Ways to Increase Your Opens Without Changing Your Subject Lines
Remember when you first started your email marketing program and were excited about a different way of building relationships with your customers – until you realized that a decent open rate isn’t even 50%? But more like 30% or even 20%?
It’s a challenge we all face. Having a healthy email list and a cool, responsive email template are a MUST, but let’s say you have those already. You also experiment with all different kinds of subject lines; you remove your soft bounces; and you use double opt-in to confirm new subscribers. What else can you do?
First, let’s review how an open is tracked. The images in an email campaign must be downloaded or displayed by the recipient for it to count as an open. Outlook and Gmail typically hide images in any campaign from a sender whose from address isn’t in the contact’s address book. While you can’t make your contacts add you as safe sender, you can always ask and make it as easy for them as possible:
1. Ask your contacts to add your from address to their approved senders list.
I’ve seen this a lot but I’ve never seen anyone include how-to instructions! Let’s assume most of your contacts are not computer savvy, and you want to make this as easy for them as possible. Check your campaign reports to see which email clients your contacts’ are using the most to open your emails, and then provide instructions how they can add a contact to their address book or safe senders list. I’d host the instructions on your website or in a PDF and link to them from the email.
2. Experiment with sending on a weekend.
For one of my B2B clients, I recently discovered that when I sent an email on a weekday, the unique opens were modest, but the total opens were 4x higher. When I sent on a weekend, I got more unique opens, but the total opens were much less. What’s actually going on here? When the email is sent during the work week, our contacts are forwarding the campaigns to their colleagues. Because the email platform counts any forwarded opens against the original recipient’s email address, it results in a high amount of total opens. When campaigns are sent on a weekend, it picks up a whole other 10% who missed it during the week. How do we capitalize on both?
Solution: Deploy the first send during the week to get as many total opens as possible, and then follow up with a remail to the non-openers on the weekend to increase the amount of unique opens.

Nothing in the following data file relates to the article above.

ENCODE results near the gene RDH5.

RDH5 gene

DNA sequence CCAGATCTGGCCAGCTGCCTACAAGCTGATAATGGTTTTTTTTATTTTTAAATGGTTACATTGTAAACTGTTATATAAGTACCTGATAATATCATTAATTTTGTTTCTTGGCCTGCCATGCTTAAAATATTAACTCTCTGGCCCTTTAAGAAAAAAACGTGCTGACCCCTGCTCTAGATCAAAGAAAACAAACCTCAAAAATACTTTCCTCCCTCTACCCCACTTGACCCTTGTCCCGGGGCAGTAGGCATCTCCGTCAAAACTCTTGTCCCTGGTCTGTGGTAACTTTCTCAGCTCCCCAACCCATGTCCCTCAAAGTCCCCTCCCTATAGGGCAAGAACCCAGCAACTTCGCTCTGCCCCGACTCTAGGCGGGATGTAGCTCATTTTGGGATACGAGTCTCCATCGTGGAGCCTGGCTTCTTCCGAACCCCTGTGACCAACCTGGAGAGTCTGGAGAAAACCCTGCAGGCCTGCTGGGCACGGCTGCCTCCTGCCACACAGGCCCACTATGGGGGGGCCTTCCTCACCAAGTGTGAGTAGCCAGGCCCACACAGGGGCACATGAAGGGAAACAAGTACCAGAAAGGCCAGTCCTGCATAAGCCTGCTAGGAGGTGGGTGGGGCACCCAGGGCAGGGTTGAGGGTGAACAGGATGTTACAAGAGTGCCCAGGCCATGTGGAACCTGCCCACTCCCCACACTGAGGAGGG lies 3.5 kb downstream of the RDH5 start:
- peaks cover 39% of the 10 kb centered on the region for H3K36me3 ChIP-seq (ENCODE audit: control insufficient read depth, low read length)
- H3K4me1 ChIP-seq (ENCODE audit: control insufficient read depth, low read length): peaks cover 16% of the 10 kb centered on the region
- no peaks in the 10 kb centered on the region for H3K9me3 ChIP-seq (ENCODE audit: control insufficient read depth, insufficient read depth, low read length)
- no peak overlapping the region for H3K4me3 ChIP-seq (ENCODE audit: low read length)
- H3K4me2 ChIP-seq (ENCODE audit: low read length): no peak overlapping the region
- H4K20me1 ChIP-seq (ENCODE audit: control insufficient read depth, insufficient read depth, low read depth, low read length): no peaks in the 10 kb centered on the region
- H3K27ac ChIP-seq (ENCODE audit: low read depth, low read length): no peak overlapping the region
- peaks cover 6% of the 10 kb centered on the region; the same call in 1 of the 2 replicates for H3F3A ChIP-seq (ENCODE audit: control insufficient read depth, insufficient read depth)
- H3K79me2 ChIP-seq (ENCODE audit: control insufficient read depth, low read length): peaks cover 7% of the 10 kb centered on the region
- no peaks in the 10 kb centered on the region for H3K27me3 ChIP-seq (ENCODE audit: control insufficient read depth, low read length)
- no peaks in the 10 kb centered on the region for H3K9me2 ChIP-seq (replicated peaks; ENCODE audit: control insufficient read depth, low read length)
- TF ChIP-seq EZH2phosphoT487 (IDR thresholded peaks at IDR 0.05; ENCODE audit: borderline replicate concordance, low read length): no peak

3. Treat your openers differently by acknowledging their behavior.
Thanking your email contacts for staying interested is almost always well-received. Simply having a subject line for your openers that says, “Thanks for reading our emails” usually sees a boost in open rates. To reciprocate, give them some exclusive content or a promo code to show them they are valued. Beware: This must truly be an exclusive for your openers. Contacts know whether they open your emails. This will backfire if you use this approach on your non-openers.
4. Scale back on those promotional emails and send informational or value-based content instead.
Have you been sending a lot of promotions lately? Or are you a B2C company that sends only promotional emails? If opens are stagnant, try increasing the perceived value of your company’s expertise or give content that is particularly interesting to your email contacts. This requires segmenting based on product categories your customers are frequently purchasing. By taking this approach, you’re also personalizing content.
5. B2B companies can tailor content too.
Check to see which categories your contacts are most interested in by looking at which articles they’ve clicked on in your emails. Send them a blog round-up on a particular topic. Just be mindful of frequency: some contacts may pop up across multiple categories.
Summary: Testing, personalization, and a closer look at your data will help provide fresh new insights into what interests your contacts, helping you build a deeper relationship with your contacts.